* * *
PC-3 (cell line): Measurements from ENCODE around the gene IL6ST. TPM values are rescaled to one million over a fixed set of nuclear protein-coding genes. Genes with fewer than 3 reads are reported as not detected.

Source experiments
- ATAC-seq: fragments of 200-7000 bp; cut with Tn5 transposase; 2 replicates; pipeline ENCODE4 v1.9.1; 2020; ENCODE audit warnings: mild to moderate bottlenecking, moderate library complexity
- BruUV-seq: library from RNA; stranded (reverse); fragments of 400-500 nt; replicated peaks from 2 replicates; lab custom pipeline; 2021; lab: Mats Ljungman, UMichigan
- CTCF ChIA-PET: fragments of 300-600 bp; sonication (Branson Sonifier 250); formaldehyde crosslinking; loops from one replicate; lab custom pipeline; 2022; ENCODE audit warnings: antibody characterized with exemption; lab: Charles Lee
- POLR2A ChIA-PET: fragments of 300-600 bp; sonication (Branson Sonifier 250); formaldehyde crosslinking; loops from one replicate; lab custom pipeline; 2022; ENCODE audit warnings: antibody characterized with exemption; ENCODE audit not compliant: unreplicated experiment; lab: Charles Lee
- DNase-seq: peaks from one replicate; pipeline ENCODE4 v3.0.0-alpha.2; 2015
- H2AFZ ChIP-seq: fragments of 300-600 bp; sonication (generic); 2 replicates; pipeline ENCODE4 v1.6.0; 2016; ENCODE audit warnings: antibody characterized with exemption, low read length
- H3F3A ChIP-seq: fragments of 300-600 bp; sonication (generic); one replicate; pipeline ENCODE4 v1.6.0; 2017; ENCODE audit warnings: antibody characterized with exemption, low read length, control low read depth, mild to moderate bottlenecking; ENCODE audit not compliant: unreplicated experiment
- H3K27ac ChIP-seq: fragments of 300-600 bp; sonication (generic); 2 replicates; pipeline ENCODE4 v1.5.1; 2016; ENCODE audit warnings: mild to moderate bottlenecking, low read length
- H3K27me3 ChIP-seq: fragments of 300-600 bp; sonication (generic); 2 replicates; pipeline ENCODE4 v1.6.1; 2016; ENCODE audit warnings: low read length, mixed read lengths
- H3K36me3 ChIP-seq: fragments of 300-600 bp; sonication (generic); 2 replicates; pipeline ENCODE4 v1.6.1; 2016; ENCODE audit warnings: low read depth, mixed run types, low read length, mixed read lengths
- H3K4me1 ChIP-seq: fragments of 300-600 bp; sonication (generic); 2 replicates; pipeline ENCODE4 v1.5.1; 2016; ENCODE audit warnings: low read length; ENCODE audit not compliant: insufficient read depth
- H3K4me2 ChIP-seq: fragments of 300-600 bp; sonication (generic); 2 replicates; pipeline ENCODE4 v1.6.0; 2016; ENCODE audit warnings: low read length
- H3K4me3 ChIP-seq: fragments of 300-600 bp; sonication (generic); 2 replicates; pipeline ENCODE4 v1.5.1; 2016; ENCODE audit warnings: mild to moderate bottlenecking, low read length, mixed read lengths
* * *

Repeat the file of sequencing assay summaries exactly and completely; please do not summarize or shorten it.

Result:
PC-3 (cell line): Measurements from ENCODE around the gene IL6ST. TPM values are rescaled to one million over a fixed set of nuclear protein-coding genes. Genes with fewer than 3 reads are reported as not detected.

Source experiments
- ATAC-seq: fragments of 200-7000 bp; cut with Tn5 transposase; 2 replicates; pipeline ENCODE4 v1.9.1; 2020; ENCODE audit warnings: mild to moderate bottlenecking, moderate library complexity
- BruUV-seq: library from RNA; stranded (reverse); fragments of 400-500 nt; replicated peaks from 2 replicates; lab custom pipeline; 2021; lab: Mats Ljungman, UMichigan
- CTCF ChIA-PET: fragments of 300-600 bp; sonication (Branson Sonifier 250); formaldehyde crosslinking; loops from one replicate; lab custom pipeline; 2022; ENCODE audit warnings: antibody characterized with exemption; lab: Charles Lee
- POLR2A ChIA-PET: fragments of 300-600 bp; sonication (Branson Sonifier 250); formaldehyde crosslinking; loops from one replicate; lab custom pipeline; 2022; ENCODE audit warnings: antibody characterized with exemption; ENCODE audit not compliant: unreplicated experiment; lab: Charles Lee
- DNase-seq: peaks from one replicate; pipeline ENCODE4 v3.0.0-alpha.2; 2015
- H2AFZ ChIP-seq: fragments of 300-600 bp; sonication (generic); 2 replicates; pipeline ENCODE4 v1.6.0; 2016; ENCODE audit warnings: antibody characterized with exemption, low read length
- H3F3A ChIP-seq: fragments of 300-600 bp; sonication (generic); one replicate; pipeline ENCODE4 v1.6.0; 2017; ENCODE audit warnings: antibody characterized with exemption, low read length, control low read depth, mild to moderate bottlenecking; ENCODE audit not compliant: unreplicated experiment
- H3K27ac ChIP-seq: fragments of 300-600 bp; sonication (generic); 2 replicates; pipeline ENCODE4 v1.5.1; 2016; ENCODE audit warnings: mild to moderate bottlenecking, low read length
- H3K27me3 ChIP-seq: fragments of 300-600 bp; sonication (generic); 2 replicates; pipeline ENCODE4 v1.6.1; 2016; ENCODE audit warnings: low read length, mixed read lengths
- H3K36me3 ChIP-seq: fragments of 300-600 bp; sonication (generic); 2 replicates; pipeline ENCODE4 v1.6.1; 2016; ENCODE audit warnings: low read depth, mixed run types, low read length, mixed read lengths
- H3K4me1 ChIP-seq: fragments of 300-600 bp; sonication (generic); 2 replicates; pipeline ENCODE4 v1.5.1; 2016; ENCODE audit warnings: low read length; ENCODE audit not compliant: insufficient read depth
- H3K4me2 ChIP-seq: fragments of 300-600 bp; sonication (generic); 2 replicates; pipeline ENCODE4 v1.6.0; 2016; ENCODE audit warnings: low read length
- H3K4me3 ChIP-seq: fragments of 300-600 bp; sonication (generic); 2 replicates; pipeline ENCODE4 v1.5.1; 2016; ENCODE audit warnings: mild to moderate bottlenecking, low read length, mixed read lengths